Is It Just Me Or Does The Drago On The Far Right Look Like He’s Got A Smartass Grin Going On?
How many people know now that Mother 3 (Also known as Earthbound 2) has an English translation patch out for it as of last week? Well for those who don’t it’s out there, meaning that for the first time non-Japanese speakers are able to enjoy the latest sequel to one of the most popular cult-hit RPGs of all time, Nintendo’s Mother series.
I’ve been playing Mother 3 and having just finished the first chapter I can say it doesn’t miss a beat in capturing the blend of quirky humour mixed with depressing storylines that made Mother 2 (Earthbound) so popular back in the days of the SNES. While it carries over the pretty much outdated turn based battle system from it’s predecessor that was so prominent back in the day before Tales Of…. really took off, it escapes feeling like a Generic Quest Dragon Quest clone by featuring a more modernish world and the really REALLY odd people that populate it. Rarely does anything a character says to the player fail to contain a tinge of humour or a pun, even when it ends up being rather black humour, and non sequitir’s are the norm for dialogue trees, not the exception. The art style also still delibereately makes use of minimal shades of colour to give the whole experience an even more laid back and whimsical feel. As you can see above for example, there’s only maybe ten or so shades of colour used in making up that whole seen and you can even make out the pixels on each characters simplistic design. This essentially makes Mother 3 pretty much the opposite of your modern RPG with brooding storylines that focus a lot of time and energy on making almost unreasonably long cutscenes with insanely detailed graphics while seemingly forgetting the most important thing when it comes to making a game. If you think I’m going to say it’s gameplay then you would be dead wrong unfortunately. It’s the fun factor. The ability to make a person enjoy playing the game.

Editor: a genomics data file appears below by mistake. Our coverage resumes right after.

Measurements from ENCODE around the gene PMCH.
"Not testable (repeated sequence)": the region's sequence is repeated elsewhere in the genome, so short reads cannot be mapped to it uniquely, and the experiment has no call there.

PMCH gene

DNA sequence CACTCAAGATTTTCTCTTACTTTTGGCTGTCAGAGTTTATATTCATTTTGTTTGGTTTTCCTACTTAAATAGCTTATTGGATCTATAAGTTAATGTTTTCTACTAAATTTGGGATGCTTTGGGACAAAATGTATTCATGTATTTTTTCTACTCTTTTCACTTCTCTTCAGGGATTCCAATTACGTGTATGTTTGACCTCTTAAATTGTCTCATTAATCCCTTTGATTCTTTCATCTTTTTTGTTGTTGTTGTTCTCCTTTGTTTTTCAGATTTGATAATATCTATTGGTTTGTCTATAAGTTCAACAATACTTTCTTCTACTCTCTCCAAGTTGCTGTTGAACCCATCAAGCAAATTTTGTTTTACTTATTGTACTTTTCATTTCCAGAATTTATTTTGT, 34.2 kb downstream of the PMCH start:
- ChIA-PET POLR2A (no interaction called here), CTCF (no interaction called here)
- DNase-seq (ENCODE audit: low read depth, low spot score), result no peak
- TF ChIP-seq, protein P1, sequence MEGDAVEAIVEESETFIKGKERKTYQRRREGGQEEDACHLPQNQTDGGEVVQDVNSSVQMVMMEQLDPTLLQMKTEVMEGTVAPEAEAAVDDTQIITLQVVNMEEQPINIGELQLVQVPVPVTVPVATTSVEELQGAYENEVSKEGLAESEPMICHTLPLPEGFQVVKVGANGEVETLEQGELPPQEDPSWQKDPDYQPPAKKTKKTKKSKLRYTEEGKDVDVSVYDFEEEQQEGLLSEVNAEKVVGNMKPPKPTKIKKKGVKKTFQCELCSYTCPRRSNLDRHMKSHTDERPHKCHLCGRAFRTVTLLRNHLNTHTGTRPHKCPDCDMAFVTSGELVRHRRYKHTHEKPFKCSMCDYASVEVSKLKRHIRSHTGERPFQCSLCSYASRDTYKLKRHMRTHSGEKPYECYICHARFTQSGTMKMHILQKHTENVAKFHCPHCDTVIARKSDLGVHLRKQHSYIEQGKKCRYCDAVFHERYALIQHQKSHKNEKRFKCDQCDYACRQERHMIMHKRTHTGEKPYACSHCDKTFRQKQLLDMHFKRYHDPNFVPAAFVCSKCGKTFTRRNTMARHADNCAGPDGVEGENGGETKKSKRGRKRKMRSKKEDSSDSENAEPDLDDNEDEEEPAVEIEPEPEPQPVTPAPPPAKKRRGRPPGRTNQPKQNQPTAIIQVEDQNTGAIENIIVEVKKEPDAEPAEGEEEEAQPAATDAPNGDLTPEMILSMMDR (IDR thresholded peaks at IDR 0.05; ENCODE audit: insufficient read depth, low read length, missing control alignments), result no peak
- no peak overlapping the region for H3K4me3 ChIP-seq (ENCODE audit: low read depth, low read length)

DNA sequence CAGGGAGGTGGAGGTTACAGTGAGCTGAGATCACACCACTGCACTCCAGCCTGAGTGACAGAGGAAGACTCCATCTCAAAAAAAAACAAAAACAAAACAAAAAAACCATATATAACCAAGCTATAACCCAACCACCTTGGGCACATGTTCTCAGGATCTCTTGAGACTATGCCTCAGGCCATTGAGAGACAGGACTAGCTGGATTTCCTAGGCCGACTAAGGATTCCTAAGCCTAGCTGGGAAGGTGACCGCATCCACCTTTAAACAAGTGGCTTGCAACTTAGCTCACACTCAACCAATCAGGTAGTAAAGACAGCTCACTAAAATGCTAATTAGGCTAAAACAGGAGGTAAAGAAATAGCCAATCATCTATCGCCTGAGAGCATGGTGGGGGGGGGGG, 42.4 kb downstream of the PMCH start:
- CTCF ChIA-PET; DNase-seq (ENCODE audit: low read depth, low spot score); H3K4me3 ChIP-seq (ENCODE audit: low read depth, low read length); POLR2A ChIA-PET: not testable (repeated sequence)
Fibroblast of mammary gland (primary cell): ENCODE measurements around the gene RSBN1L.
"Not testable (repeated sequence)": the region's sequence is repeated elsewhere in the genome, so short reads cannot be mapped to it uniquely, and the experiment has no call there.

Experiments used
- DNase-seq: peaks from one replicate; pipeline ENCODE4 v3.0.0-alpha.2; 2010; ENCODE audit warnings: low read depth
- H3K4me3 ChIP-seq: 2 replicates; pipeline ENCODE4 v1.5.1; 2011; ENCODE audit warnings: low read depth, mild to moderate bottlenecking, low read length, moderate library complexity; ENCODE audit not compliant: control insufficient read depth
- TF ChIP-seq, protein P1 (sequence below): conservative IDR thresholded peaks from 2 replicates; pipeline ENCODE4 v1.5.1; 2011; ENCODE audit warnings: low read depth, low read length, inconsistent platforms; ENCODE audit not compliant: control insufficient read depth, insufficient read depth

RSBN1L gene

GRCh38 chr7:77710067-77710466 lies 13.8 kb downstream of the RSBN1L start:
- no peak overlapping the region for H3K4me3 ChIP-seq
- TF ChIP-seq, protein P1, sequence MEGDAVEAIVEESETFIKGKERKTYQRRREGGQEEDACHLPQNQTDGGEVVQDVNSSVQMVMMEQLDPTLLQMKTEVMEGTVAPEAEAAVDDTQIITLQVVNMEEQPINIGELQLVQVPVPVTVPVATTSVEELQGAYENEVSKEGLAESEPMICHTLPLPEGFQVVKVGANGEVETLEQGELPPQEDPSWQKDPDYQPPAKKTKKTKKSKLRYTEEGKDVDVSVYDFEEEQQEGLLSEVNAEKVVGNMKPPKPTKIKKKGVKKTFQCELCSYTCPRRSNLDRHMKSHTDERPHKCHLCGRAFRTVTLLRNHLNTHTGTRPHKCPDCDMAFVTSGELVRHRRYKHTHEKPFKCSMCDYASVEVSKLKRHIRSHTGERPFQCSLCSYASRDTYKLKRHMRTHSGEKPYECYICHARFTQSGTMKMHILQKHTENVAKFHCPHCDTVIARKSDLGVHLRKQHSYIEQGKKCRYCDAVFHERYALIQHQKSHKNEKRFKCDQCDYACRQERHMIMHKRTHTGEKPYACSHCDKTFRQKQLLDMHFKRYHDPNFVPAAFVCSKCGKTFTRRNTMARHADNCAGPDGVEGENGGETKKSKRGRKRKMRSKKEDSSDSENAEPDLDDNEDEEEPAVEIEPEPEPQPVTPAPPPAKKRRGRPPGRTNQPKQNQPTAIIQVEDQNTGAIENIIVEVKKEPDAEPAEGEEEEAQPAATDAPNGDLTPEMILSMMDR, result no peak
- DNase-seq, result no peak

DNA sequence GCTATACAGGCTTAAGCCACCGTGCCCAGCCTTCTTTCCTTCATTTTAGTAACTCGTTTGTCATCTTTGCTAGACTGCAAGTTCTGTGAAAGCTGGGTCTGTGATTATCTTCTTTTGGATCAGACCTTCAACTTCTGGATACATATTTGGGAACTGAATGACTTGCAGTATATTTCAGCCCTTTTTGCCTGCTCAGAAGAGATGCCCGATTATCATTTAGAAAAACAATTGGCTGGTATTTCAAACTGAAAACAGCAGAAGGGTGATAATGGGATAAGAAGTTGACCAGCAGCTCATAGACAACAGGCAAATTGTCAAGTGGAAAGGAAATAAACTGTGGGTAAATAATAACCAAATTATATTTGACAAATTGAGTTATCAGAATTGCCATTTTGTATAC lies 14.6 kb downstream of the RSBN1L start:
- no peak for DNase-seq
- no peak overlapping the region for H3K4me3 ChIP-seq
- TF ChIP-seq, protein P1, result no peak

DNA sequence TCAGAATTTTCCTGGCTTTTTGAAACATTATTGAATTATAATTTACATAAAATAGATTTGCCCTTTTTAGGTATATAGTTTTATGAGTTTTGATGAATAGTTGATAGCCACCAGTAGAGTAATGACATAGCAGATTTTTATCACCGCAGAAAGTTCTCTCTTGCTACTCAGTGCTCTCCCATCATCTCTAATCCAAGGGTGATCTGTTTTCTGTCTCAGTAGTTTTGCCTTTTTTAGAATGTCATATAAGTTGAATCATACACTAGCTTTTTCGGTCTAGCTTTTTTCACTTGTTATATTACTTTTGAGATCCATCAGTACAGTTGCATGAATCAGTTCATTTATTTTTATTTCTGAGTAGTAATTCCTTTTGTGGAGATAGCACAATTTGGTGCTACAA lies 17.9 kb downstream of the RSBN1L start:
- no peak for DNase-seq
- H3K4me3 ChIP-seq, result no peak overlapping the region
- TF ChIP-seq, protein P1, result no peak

And Mother 3 delivers this in spades. Be it with it’s new addition to the series that features a combat system where the player is rewarded extra hits on an enemy by tapping the A button along to the beat of the music track playing in the background, or the music itself which ranges from entirely silly to relaxing and atmospheric. It’s a game that is really easy to pick up and get into right away, that seems to have been designed with the intention of putting the enjoyment level of the player first before anything else such as story (it’s not complicated or convoluted, but rather simplistic and straight to the point with the themes it brings to the table like family and environmentalism, but it does tie in to the events of Mother 2 eventually) or gimmicks (see Valkyrie Profile 2’s combat system for what I would describe as gimmicky. Hell just see every tri-ace games battle system from the past 5 years). And there are some parts where you can tell the production staff had fun making the game too, which is always great to see.
Despite this, Mother 3 might not be the type of RPG everybody would be interested in. It’s simplicity and lack of even a vague attempt to take itself seriously could be seen as conflicting with some of it’s darker moments and some people might be immediately turned off by it’s refusal to make full use of the graphical capabilities of the GBA (which is roughly on par with the SNES if not slightly above it) after all the advances that have been made in sprite design and technology over the years. For people who don’t need an RPG to be like a bleeding age tech demo for all the latest graphical innovations and real-time event scripting engines and are just interested in having fun before all of that, Mother 3 might just be your game to get away from the hype factory that is the modern gaming industry for a quiet taste of yesteryear.